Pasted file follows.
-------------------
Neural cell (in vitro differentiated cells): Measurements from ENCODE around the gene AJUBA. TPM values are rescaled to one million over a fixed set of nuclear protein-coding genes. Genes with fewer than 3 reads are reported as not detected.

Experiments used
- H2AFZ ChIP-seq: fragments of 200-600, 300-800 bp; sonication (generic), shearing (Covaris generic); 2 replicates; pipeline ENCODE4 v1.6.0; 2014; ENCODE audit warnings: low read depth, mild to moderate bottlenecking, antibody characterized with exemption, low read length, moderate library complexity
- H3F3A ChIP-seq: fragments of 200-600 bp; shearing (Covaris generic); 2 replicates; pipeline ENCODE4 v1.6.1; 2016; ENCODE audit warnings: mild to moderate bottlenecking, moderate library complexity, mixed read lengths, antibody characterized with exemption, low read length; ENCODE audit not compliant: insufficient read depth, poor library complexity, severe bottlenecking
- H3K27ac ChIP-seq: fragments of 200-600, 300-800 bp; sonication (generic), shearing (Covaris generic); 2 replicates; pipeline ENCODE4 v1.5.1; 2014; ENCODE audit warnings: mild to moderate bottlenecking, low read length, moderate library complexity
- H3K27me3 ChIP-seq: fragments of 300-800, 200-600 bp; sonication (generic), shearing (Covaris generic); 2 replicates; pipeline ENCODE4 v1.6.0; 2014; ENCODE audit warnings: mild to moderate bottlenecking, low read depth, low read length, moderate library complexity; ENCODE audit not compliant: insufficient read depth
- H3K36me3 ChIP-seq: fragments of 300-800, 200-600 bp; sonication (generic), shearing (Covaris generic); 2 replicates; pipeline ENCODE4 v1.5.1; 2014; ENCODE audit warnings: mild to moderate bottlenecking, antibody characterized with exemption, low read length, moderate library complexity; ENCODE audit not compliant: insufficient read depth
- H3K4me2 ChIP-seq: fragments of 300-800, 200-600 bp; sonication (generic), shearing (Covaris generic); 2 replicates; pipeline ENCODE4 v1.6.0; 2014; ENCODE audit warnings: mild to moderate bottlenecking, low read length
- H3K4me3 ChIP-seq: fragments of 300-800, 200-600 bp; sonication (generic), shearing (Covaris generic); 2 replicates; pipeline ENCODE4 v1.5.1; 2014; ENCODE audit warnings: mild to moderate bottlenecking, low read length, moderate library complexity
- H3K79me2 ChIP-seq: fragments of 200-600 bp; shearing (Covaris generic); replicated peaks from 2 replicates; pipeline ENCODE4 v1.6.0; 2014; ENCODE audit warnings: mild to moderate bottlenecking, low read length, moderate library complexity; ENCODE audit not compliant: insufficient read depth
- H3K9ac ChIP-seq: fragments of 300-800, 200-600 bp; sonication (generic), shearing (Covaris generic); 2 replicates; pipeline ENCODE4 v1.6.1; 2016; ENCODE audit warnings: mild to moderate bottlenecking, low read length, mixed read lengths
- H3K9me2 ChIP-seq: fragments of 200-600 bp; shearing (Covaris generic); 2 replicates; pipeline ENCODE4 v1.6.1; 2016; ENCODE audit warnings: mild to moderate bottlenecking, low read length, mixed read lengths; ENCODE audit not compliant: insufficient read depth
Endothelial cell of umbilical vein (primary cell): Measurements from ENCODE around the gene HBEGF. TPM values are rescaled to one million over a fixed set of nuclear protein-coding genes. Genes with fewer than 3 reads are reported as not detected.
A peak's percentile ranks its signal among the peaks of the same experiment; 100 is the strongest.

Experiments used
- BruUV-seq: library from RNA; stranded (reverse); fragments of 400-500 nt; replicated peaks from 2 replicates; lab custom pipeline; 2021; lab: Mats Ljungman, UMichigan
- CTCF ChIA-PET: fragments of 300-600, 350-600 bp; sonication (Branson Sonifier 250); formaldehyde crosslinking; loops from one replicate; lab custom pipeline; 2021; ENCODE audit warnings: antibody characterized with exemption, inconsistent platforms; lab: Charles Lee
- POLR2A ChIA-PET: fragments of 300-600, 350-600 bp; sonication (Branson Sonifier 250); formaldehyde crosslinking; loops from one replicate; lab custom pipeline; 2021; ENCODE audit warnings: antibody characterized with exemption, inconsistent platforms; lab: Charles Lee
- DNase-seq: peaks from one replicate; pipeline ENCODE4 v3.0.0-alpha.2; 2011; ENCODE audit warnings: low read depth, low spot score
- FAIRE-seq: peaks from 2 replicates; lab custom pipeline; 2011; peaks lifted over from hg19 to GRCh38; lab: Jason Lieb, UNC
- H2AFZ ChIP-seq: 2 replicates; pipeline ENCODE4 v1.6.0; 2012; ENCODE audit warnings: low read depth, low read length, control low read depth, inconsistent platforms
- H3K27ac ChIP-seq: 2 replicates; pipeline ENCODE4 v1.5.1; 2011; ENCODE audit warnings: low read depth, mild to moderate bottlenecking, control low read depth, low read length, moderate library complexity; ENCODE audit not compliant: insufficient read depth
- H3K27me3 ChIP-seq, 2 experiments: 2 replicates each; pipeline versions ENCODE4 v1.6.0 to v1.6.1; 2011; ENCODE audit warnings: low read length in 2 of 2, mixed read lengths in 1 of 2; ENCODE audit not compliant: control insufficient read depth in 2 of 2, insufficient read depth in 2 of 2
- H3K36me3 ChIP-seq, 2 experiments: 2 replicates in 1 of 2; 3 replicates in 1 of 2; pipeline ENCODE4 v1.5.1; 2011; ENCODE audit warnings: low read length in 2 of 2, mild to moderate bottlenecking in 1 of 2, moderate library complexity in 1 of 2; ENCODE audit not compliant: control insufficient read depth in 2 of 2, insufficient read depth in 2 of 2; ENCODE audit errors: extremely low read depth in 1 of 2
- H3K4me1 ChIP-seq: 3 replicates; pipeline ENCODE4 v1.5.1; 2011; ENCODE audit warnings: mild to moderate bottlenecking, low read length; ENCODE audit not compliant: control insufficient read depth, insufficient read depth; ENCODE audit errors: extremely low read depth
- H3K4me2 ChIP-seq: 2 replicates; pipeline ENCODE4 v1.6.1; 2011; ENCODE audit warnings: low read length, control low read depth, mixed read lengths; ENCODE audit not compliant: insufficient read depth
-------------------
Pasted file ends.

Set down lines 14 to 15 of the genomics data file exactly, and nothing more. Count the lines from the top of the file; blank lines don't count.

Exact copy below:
A peak's percentile ranks its signal among the peaks of the same experiment; 100 is the strongest.

Experiments used